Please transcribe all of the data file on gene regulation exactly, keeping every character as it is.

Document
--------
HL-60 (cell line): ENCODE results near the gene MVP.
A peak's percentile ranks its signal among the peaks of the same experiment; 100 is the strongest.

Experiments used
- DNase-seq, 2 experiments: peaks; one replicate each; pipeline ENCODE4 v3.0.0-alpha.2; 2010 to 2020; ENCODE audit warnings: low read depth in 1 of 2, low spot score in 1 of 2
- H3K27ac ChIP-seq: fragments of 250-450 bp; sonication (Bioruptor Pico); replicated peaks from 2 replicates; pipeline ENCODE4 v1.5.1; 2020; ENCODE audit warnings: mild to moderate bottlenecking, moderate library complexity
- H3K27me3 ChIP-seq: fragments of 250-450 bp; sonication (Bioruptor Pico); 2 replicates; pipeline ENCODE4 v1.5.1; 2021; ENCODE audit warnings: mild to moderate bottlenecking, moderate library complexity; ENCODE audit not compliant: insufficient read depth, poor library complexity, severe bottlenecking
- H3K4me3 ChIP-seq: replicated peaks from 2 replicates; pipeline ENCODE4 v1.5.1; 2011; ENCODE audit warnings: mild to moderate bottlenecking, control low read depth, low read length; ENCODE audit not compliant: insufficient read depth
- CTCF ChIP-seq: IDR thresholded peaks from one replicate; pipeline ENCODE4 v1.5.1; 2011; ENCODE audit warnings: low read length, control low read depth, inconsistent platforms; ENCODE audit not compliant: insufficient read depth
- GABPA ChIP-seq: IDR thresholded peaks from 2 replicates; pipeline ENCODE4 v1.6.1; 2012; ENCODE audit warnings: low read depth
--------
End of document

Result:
HL-60 (cell line): ENCODE results near the gene MVP.
A peak's percentile ranks its signal among the peaks of the same experiment; 100 is the strongest.

Experiments used
- DNase-seq, 2 experiments: peaks; one replicate each; pipeline ENCODE4 v3.0.0-alpha.2; 2010 to 2020; ENCODE audit warnings: low read depth in 1 of 2, low spot score in 1 of 2
- H3K27ac ChIP-seq: fragments of 250-450 bp; sonication (Bioruptor Pico); replicated peaks from 2 replicates; pipeline ENCODE4 v1.5.1; 2020; ENCODE audit warnings: mild to moderate bottlenecking, moderate library complexity
- H3K27me3 ChIP-seq: fragments of 250-450 bp; sonication (Bioruptor Pico); 2 replicates; pipeline ENCODE4 v1.5.1; 2021; ENCODE audit warnings: mild to moderate bottlenecking, moderate library complexity; ENCODE audit not compliant: insufficient read depth, poor library complexity, severe bottlenecking
- H3K4me3 ChIP-seq: replicated peaks from 2 replicates; pipeline ENCODE4 v1.5.1; 2011; ENCODE audit warnings: mild to moderate bottlenecking, control low read depth, low read length; ENCODE audit not compliant: insufficient read depth
- CTCF ChIP-seq: IDR thresholded peaks from one replicate; pipeline ENCODE4 v1.5.1; 2011; ENCODE audit warnings: low read length, control low read depth, inconsistent platforms; ENCODE audit not compliant: insufficient read depth
- GABPA ChIP-seq: IDR thresholded peaks from 2 replicates; pipeline ENCODE4 v1.6.1; 2012; ENCODE audit warnings: low read depth